Tim Tebow is the best thing to happen to sports fans in a long, long, time.
Yes, he is the most confounding winner to hit the scene since, well, who knows? His ability to create miracles leaves his Denver Broncos and their fans open-mouthed and delirious and his opponents, the Pittsburgh Steelers this time, and their fans incredulous and angry. We lost to that freaking guy?
But Tebow is the breath of fresh air the NFL and a lot of other professional sports, for that matter, needs.
A lot of people may object to Tebow's proselytizing, the most obvious form being his celebratory kneel-in-prayer that we now call Tebowing. But riddle yourself this: when is the last time you saw an athlete, in football or anywhere else, celebrate an accomplishment by honouring someone other than himself?
The NFL became so infested by me-first guys it had to put in a rule against excessive celebrations. Not that it made much of a dent in the self-love.
Tebow, though, is the gift (from God, if you choose) that keeps on giving. Aside from the obvious benefits to the Broncos' loyalists, the rookie quarterback is drawing a whole new group of fans to the NFL. His ability to pull wins out of nowhere attracts everyone from lapsed NFL fans to curious women. Tebow is also a one-man story bank for the media.
You have to go back to Billy Kilmer to find an NFL quarterback whose talent and statistics were routinely dismissed by the experts but who did nothing but win. When Tebow was drafted in 2010, there was no shortage of brusque media dismissals of his prospects.
When Tebow was given his chance to run the Broncos offence this season, more media laughter followed. Even as he led the Broncos to one improbable victory after another, somehow fashioning wins despite just a handful of completed passes, the story was it was just a matter of time before it ended.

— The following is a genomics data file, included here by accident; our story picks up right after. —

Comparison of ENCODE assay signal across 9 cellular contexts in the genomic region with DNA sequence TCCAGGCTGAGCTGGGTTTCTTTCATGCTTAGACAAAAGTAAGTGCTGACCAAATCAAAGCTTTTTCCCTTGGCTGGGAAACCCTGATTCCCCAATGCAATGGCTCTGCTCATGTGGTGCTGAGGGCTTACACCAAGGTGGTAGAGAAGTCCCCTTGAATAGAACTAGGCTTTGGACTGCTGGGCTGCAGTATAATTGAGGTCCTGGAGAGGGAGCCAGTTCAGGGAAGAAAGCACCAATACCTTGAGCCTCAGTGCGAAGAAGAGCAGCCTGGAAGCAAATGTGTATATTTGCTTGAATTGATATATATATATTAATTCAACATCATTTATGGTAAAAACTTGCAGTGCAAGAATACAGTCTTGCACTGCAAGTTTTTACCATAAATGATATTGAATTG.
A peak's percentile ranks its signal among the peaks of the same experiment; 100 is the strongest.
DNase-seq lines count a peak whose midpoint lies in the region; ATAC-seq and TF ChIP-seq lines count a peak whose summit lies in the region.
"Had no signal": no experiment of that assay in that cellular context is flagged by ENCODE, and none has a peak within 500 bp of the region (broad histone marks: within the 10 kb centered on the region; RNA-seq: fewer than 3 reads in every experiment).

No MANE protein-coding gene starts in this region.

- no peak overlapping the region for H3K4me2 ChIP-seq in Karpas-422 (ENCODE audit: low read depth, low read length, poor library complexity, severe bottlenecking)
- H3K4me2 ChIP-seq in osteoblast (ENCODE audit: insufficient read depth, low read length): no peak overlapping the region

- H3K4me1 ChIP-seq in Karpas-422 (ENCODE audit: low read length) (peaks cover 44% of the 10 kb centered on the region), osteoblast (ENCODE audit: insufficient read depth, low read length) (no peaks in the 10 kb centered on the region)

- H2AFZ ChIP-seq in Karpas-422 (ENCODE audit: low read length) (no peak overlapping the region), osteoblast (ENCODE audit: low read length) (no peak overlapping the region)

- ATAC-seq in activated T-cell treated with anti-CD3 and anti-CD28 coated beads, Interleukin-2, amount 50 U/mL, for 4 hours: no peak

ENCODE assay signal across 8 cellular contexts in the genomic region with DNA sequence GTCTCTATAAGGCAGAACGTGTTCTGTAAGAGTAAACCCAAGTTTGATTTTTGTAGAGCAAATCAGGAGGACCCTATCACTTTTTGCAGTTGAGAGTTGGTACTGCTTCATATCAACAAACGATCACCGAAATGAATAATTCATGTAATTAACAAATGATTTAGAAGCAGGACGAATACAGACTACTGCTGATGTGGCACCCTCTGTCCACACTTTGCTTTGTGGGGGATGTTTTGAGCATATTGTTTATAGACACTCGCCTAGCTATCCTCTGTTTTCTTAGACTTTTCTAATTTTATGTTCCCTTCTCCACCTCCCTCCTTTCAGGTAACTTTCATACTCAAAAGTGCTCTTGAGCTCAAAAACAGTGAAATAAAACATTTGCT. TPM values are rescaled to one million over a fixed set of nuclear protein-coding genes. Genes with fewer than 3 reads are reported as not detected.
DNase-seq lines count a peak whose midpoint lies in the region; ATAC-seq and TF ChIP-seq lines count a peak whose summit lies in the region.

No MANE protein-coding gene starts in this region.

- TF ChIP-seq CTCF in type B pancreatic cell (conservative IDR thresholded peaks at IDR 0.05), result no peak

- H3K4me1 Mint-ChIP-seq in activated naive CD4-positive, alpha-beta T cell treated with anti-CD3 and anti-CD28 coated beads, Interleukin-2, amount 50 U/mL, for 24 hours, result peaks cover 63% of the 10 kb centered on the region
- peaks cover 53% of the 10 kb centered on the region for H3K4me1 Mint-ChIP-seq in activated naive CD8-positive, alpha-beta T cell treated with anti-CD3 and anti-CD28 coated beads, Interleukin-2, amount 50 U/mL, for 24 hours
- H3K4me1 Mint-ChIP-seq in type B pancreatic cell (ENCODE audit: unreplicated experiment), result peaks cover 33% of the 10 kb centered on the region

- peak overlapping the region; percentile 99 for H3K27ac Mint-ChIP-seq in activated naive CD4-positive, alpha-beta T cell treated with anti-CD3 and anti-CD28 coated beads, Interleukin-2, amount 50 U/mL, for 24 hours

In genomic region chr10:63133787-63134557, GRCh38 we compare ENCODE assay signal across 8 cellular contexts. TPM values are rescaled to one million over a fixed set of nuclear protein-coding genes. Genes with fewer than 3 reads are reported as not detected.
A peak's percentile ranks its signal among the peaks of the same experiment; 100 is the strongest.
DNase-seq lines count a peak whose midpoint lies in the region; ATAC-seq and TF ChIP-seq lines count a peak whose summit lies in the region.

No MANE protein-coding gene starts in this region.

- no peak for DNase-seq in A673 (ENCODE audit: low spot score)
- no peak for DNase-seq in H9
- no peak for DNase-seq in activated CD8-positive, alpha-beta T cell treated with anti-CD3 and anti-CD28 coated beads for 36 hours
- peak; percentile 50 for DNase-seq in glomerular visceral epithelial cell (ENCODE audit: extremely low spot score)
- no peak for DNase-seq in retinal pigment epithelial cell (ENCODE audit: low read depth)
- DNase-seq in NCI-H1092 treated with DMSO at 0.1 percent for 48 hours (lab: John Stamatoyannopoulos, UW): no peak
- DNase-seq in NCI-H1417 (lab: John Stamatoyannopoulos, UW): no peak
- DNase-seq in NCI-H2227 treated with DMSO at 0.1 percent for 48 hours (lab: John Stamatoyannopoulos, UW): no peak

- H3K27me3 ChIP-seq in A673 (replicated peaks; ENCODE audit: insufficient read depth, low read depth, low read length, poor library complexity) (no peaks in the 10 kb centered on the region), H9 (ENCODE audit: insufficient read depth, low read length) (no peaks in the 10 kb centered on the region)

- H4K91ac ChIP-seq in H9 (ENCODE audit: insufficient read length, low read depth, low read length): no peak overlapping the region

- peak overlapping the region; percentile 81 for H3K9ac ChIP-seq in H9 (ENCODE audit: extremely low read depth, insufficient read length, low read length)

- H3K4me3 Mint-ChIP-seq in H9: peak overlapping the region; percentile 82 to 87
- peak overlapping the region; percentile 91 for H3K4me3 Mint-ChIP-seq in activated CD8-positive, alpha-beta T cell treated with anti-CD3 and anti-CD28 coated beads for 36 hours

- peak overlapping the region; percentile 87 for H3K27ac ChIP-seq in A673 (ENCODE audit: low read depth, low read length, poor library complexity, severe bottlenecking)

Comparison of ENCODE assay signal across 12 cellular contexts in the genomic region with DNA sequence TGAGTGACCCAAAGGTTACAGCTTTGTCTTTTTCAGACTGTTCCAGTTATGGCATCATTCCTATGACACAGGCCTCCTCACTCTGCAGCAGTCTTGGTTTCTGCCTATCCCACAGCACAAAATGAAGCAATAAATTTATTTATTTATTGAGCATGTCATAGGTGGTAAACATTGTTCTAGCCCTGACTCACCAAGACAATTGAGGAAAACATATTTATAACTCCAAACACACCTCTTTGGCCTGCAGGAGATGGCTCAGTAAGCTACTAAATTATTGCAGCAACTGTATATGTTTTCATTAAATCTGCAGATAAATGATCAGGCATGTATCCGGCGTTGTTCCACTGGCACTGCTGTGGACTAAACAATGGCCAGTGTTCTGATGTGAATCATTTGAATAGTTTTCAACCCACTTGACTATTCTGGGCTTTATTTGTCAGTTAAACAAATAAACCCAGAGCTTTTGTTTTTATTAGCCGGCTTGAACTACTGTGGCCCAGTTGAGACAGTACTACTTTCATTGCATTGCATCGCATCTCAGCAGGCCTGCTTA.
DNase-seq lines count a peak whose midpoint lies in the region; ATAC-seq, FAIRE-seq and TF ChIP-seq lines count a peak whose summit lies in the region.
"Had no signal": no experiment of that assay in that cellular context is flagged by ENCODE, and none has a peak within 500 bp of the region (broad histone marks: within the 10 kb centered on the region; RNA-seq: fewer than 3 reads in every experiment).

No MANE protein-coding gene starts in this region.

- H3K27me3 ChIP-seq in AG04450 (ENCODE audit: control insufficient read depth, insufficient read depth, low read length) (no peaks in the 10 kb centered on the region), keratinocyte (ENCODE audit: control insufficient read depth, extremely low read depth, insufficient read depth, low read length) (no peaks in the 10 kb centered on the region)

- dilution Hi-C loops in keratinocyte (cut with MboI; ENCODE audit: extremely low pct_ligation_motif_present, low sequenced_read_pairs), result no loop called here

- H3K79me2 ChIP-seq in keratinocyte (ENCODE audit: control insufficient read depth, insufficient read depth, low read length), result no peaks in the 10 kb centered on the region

In the last three weeks of the regular season it sure looked that way, as the Broncos just squeaked into the playoffs. John Elway, Denver's last great quarterback who's now a Broncos executive, said Tebow had to "pull the trigger" if the Steelers were to be defeated in the NFL playoffs on Sunday.
The Steelers showed their disrespect for Tebow's passing ability by playing the Broncos to run on every first down. Broncos head coach John Fox and offensive co-ordinator Mike McCoy played into that disrespect by running on almost every first down and then stunning the Steelers with Tebow's 80-yard touchdown strike to Demaryius Thomas on the first play of overtime.
In true Tebow fashion, though, the quarterback also set up a great story line for the Broncos' next playoff game against the New England Patriots. The Broncos will be facing their detested former head coach, Josh McDaniels, who is now a Patriots assistant.
McDaniels took all kinds of flak when he made sure the Broncos drafted Tebow and Thomas with their two first-round picks in 2010.
But one play into overtime on Sunday, it seems to have worked out all right.